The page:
“Legal conclusions, though, are not entitled to the assumption of truth.” If that were the only point we could take away from Wright v. Howmedica Osteonics Corp., No. 5:17-cv-459, 2017 U.S. Dist. LEXIS 168785 (M.D. Fla. Oct. 12, 2017), we would be satisfied. We understand notice pleading and such, but we have seen all too many complaints—mainly in state court—where the allegations consist of little more than reciting the elements of the cause of action. Thank you, we are aware that a product liability claim for the most part involves alleging a defect in the defendant’s product, an injury, and a causal connection between the two. But merely saying it does not make it so, particularly in federal court where TwIqbal rules the day and demands factual content that allows the court actually to tell whether the defendant could be liable for the misconduct alleged. (You can see our updated TwIqbal cheat sheet here.)

The Wright order therefore is a sight for sore eyes, in all ways but one. (The title of this post may give you an idea of our one area of dissatisfaction, which we will get to, we promise.) The plaintiff in Wright alleged that a prosthetic hip insert caused her injury, and she sought remedies under a number of theories—negligent manufacturing, strict liability for manufacturing defect, negligent labeling, strict liability for failure to warn, negligent recall procedures, and strict liability for recall procedures. Id. at **1-3.

The problem for the plaintiff was that she set forth the elements of these purported causes of action, but did not allege facts describing what the defendant did wrong or how it caused her any damage. The court therefore started its analysis pretty much the same way we started this blogpost—merely alleging legal conclusion will get you nowhere on the pleadings because they “are not entitled to the assumption to truth.” Id. at *3.

What did the court mean by that? The remark appears first to lead into the court’s criticism of the plaintiff’s counsel. The plaintiff filed one complaint, then an amended complaint, which the defendant moved to dismiss. The district court granted that motion with leave to amend on the basis that the plaintiff had “not identified the alleged defect or the unreasonably dangerous nature” of the device. Id. at *3. The plaintiff then filed a second amended complaint—her third try at alleging claims against this defendant—so the defendant moved to dismiss again. Id. at **3-4.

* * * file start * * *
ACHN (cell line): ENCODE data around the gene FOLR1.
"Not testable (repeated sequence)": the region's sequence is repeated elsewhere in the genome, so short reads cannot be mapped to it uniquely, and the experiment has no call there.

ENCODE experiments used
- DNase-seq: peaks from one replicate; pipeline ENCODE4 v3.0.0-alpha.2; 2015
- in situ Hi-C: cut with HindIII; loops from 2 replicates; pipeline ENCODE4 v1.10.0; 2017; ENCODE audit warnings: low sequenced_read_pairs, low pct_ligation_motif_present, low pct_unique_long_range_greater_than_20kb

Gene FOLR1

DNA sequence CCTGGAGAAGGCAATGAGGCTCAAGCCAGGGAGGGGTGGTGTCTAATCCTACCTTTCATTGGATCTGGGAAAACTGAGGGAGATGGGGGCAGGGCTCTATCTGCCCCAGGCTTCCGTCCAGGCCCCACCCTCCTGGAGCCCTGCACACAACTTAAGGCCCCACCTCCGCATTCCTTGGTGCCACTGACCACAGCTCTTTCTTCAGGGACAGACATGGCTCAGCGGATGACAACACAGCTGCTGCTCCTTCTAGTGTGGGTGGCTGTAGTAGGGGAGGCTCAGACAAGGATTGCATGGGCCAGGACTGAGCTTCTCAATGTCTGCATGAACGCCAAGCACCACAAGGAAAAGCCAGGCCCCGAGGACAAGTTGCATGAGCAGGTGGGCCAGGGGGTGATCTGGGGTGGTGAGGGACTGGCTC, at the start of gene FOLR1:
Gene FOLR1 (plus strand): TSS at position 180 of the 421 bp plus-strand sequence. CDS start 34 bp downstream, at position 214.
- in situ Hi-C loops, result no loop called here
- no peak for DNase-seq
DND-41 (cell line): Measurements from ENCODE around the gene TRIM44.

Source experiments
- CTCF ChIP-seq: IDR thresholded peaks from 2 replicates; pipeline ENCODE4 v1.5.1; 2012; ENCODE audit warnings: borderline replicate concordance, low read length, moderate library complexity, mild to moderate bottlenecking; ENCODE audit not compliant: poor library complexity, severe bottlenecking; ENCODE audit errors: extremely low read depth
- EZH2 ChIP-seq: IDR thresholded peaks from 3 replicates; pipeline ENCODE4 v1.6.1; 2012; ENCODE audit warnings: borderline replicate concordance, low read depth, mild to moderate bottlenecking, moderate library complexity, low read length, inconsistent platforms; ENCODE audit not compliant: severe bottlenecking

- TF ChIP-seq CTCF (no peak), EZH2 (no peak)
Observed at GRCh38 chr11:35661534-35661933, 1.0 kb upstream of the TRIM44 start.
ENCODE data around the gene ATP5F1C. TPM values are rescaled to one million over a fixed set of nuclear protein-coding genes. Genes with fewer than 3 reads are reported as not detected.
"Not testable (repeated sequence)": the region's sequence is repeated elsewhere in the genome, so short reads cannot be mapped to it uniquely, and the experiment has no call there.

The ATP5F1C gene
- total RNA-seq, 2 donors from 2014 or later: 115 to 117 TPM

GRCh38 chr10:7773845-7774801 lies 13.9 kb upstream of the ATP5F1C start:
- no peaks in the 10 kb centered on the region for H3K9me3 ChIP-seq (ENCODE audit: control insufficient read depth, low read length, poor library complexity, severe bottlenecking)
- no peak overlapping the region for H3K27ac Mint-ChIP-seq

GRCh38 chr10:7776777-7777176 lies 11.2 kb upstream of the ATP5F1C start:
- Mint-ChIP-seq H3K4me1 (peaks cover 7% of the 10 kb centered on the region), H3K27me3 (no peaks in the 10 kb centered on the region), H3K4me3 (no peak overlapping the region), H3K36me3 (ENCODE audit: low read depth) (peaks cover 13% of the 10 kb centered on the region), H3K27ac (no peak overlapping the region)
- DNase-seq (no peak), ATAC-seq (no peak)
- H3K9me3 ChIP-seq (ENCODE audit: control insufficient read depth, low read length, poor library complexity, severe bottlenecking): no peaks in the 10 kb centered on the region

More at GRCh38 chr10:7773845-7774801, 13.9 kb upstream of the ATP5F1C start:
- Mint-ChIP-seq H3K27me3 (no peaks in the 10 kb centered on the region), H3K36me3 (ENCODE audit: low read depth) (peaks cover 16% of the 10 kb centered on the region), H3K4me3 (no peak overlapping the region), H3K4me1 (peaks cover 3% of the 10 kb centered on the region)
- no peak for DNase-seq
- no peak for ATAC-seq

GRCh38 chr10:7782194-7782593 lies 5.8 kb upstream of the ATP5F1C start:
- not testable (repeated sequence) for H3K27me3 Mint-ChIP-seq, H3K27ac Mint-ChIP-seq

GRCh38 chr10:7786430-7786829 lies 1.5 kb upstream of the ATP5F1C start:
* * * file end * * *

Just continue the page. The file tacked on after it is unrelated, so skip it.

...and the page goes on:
In response, the plaintiff “had the audacity” to file the same unsuccessful response that she filed in response to the first motion to dismiss, changing only the title and date on the proof of service. Id. at **4-5 & n. 4. The district court was not amused: “While the Court does not expect perfection, it expects more of counsel who appear before it. . . than what Plaintiff’s Counsel has shown to date.” Id. at *5.

And it did not improve from there. On strict products liability for a manufacturing defect, the claim failed because the plaintiff

does not allege what is defective about the [device] or how that defect caused Plaintiff’s injuries. Instead Plaintiff alleges in ipse dixit conclusions that the [device] is defective because she had pain sometime after the [device] was implanted. That is not enough.

Id. at *6. The district court also had these very helpful words on the plaintiff’s allegation that the device was recalled:

Plaintiff’s allegation that the [device] was recalled is not a substitute for identifying the [device’s] defect. That is because a recall is not an admission that a product is defective.

Id. (emphasis added, citing Hughes v. Stryker Corp., 423 F. App’x 878, 880 (11th Cir. 2011)). We will bank away this clear and unambiguous statement on product recalls for future use.

The district court thought the failure-to-warn claim was came closer to stating a claim, but it still fell short: The plaintiff alleged neither why the labeling was inadequate, nor facts showing that the plaintiff was damaged by an alleged failure to warn adequately. Id. at **7-8. The negligence claims merely recited the elements of a negligence action (and now that we have said that, you are reciting those elements in your head, aren’t you?), but they were supported “by nothing but conclusions.” Id. at *8. Finally, the claims based on the product recall failed because Florida law does not recognize a duty of care in connection with a recall separate from a general duty to act with reasonable care, and Florida does not recognize a claim for strict liability for product recall at all. Id. at **9-10.

In all, it’s a strong order, as it dismissed claims because the plaintiff “provide[d] conclusions and parrot[ed] elements of the causes of action,” but did not allege facts in support. Id. at *9. She did not even make a genuine effort to allege facts in support.

Which leads to the one significant problem with the order—the district court granted leave to amend, even though the plaintiff had already had three opportunities to state a claim and could not do it. Three opportunities seem quite enough, and amending will be futile in any event for claims that do not exist under the controlling law in the first place. So what gives? We are not sure, but perhaps counsel will make a genuine attempt to state a claim, or maybe he will again recycle his already-rejected opposition when responding to the defendant’s next motion to dismiss. It could turn out to be a sad retelling of the movie Groundhog Day, with the same events relentlessly playing out over and over again, except with a slightly different ending. The district court here presumably has extraordinary patience, but perhaps not the patience of a saint. We expect the next order to dismiss will be without leave to amend.